Garden Bistro 24
WHERE: 1839 Central Ave., Colonie. 456-4566, www.gardenbistro24.com
WHEN: 10:30 a.m. to 10:30 p.m. Monday to Saturday
HOW MUCH: $76.80 including tax and tip.
MORE INFO: Reservations recommended for dinner Thursday to Saturday. Children’s menu. Credit cards: MasterCard, Visa, American Express, Discover, Diners Club. Wheelchair accessible.
A bistro is a small restaurant, usually serving modest, down-to-earth food and wine. Add a commitment to seasonally motivated fare using locally sourced ingredients, and you get Garden Bistro 24. It’s the best inexpensive French-style restaurant in the Capital Region, hands down. It captures the bistro spirit as well as it can in a strip mall on Central Avenue.
But it’s a new, tidy strip mall with fresh landscaping, and Garden Bistro has made the dining room feel warm using wood floors and a mustard and paprika palette. The atmosphere is casually elegant and comfortable. Their small patio on the side of the restaurant suffers from acute suburbia, which is more about parking lots than sidewalk cafes. But I give them credit for trying.
The menu is simple: a few appetizers, a handful of entrees, and specials that change every two weeks. The salads are inspired combinations of flavors, and the mussels, steak frites and sauces are beloved French standards. Desserts are made in-house. More on those later.
I don’t want to sell you on its prices, although I could, but on its great French-style food. My dinner brought me right back to Cafe de Paris in Geneva, where husband Eric and I enjoyed its set menu of steak entrecote served with a scandalous amount of herb butter, a mountain of excellent frites on the side.
Virginia started with a beautiful salad of fluffy mesclun greens tossed with fresh grapes, dried cherries, toasted walnuts, apples, avocado, and bleu cheese ($9). She chose the maple-mustard dressing, which the server agreed was her favorite, too. “It goes nicely with the fruit,” she advised. Great salad, said Virginia.
A small cup of soup is only $3, and the day’s offering was beef with vegetable. It was served simply in a graceful white bowl, and I enjoyed the slow-cooked meat and fresh carrots and tomatoes. A twist of freshly ground sea salt made it even better.
“You don’t find many places that serve crepes,” Virginia observed when she scanned the menu. The crepe special ($17.50) featured chunks of pink salmon and roasted red peppers folded into an outsized crepe covered in bechamel, a simple white sauce. Excellent, she said.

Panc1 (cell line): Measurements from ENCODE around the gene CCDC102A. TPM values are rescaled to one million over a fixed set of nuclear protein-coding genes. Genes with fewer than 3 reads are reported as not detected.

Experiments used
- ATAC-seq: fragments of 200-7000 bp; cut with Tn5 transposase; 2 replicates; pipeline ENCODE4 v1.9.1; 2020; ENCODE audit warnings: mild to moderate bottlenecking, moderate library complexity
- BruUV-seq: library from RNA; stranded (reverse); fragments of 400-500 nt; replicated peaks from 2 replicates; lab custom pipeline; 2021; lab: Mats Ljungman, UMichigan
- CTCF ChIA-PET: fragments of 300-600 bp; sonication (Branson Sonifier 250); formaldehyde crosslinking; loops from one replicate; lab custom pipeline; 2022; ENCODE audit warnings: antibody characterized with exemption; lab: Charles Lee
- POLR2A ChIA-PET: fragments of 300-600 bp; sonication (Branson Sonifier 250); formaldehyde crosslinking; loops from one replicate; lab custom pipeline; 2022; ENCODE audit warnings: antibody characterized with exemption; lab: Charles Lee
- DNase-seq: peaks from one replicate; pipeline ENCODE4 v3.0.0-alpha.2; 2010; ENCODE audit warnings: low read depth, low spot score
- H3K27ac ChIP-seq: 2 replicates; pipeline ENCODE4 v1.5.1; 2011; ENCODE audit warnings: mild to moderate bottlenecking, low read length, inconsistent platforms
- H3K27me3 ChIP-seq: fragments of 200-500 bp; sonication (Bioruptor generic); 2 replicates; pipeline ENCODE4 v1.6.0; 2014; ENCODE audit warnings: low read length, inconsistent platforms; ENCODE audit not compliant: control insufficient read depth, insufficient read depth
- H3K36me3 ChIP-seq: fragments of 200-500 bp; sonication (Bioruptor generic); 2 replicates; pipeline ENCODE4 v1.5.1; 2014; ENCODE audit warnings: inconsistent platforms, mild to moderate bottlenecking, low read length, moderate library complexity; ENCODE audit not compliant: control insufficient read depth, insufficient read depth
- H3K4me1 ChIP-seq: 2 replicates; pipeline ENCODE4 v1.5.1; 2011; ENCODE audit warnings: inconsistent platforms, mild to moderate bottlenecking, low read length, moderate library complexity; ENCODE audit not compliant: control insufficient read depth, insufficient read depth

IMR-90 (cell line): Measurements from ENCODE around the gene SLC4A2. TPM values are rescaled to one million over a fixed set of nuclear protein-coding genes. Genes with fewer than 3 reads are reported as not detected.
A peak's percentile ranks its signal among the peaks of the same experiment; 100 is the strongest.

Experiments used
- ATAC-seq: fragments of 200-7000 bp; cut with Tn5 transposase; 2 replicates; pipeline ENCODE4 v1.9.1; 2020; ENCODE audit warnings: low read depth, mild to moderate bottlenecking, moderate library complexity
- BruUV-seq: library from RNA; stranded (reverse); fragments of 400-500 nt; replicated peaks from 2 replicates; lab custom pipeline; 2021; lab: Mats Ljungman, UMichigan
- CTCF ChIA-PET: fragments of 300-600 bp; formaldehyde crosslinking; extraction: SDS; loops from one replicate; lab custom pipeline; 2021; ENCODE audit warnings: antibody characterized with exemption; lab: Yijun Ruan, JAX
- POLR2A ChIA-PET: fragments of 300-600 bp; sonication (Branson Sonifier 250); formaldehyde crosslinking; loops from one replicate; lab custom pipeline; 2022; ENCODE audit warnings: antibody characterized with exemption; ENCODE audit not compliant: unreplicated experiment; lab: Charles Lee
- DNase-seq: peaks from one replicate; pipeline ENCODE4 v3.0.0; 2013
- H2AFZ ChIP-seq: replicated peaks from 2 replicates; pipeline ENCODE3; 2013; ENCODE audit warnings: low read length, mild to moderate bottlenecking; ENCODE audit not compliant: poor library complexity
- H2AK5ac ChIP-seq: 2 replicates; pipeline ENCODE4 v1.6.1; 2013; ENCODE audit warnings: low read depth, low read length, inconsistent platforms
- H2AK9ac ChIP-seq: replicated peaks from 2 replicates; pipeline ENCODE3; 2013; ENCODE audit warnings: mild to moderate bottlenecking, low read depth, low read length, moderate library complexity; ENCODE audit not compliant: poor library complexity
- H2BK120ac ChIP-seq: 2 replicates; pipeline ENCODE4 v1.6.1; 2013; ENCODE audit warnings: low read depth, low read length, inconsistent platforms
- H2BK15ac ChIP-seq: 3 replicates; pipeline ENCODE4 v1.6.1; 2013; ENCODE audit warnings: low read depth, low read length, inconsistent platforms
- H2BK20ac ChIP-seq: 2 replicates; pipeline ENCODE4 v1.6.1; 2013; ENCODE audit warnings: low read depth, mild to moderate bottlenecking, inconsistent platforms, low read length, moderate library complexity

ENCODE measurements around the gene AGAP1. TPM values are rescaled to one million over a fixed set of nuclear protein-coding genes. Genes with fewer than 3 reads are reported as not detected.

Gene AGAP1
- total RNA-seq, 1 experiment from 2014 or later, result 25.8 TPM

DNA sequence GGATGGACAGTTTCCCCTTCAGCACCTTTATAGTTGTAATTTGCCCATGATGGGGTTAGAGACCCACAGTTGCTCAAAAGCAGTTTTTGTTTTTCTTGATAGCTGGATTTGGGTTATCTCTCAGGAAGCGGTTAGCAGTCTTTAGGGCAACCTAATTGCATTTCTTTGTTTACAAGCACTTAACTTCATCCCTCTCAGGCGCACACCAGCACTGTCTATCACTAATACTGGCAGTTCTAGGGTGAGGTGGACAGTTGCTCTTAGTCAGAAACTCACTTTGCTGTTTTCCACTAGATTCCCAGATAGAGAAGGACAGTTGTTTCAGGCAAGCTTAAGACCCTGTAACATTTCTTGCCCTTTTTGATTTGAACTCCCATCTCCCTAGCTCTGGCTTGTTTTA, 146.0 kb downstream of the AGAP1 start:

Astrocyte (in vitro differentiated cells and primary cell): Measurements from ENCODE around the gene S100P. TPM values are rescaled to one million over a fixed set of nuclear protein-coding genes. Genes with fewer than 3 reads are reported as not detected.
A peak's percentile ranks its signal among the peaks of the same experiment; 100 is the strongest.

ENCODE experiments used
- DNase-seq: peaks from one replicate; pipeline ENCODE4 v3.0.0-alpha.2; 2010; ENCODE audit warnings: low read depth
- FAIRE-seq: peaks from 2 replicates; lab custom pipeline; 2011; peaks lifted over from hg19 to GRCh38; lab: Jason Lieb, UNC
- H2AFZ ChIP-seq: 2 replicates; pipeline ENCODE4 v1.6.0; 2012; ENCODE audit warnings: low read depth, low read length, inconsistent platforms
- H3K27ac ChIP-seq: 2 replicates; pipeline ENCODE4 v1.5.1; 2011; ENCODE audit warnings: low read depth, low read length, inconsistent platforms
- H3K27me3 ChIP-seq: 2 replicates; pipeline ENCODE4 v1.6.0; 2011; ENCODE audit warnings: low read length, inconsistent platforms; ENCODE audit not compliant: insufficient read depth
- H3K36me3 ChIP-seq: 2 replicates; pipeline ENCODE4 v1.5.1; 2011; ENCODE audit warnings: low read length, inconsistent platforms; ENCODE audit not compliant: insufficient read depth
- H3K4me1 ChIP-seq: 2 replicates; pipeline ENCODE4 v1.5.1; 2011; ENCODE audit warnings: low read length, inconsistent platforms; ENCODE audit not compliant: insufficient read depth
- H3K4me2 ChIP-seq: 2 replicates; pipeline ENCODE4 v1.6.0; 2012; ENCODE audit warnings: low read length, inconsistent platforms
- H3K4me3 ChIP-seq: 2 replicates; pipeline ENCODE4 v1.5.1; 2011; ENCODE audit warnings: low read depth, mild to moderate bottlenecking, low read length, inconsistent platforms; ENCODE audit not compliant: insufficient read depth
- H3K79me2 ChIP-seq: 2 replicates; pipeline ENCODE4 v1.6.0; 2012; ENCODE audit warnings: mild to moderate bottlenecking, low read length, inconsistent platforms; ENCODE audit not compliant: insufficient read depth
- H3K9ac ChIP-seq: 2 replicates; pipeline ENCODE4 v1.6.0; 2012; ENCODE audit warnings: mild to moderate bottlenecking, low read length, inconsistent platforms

I’ve heard that anyone can cook a steak, which is why I don’t order it when I’m doing a review. Instead, I choose food that takes some doing to put together: a saltimbocca preparation over a Parmesan one, homemade desserts over procured ones. But this was a special case.
Absent the rude waiter, the steak frites meal at Garden Bistro was very much like what I’d had at Cafe de Paris, right down to the mountain of slender fries and way-too-much herb butter. It was prepared a perfect medium rare. Hanger steak ($16) is a large-grained, flavorful cut that is modestly marbled with fat. The other steak on the menu is a flatiron ($16); both are in the French spirit. They are flavorful like entrecote and similar in texture.
The fries were slim, browned, seasoned with sea salt, and there were a lot of them. They had backbone and crunch, and poked out of their pile every which way. The few bites of the steak assured me it was medium rare and and tasty, and I left most of it for the next day. The fries, I finished. The hunk of fresh herb butter on my steak melted and seeped under the pile of fries. A new dress in a certain size hangs in my closet to wear next week, and here I am scarfing french fries soaked in butter. This is why you should go to Garden Bistro.
A handful of appealing fresh greens dressed in something sweet added color and some nutrition to the plate, and they were outstanding. It was my idea of a perfect entree.
Virginia chose the crepe Martin for dessert ($6.50), filled with strawberries and slices of banana, toasted coconut and walnuts. Hazelnut chocolate and whipped cream turned it from breakfast into dessert. It came neatly folded, dusted with powdered sugar.
The whipped cream could be dessert on its own, but it made the chocolate mousse ($5.50) beneath denser, richer, and chocolaty by contrast. Here, I could and did stop at a spoonful, and I took the rest home. The desserts are on display in a refrigerated case near the door; be sure to examine the offerings before you sit down for dinner.
You won’t find white tablecloths here, but servers in jeans and long aprons, attractive prices, and a comfortable, relaxing atmosphere. Garden Bistro 24 isn’t trying to be fancy, just very good, and it is. The little bit of France sets it apart from and above other casual restaurants in the Capital Region.
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Categories: Food, Life and Arts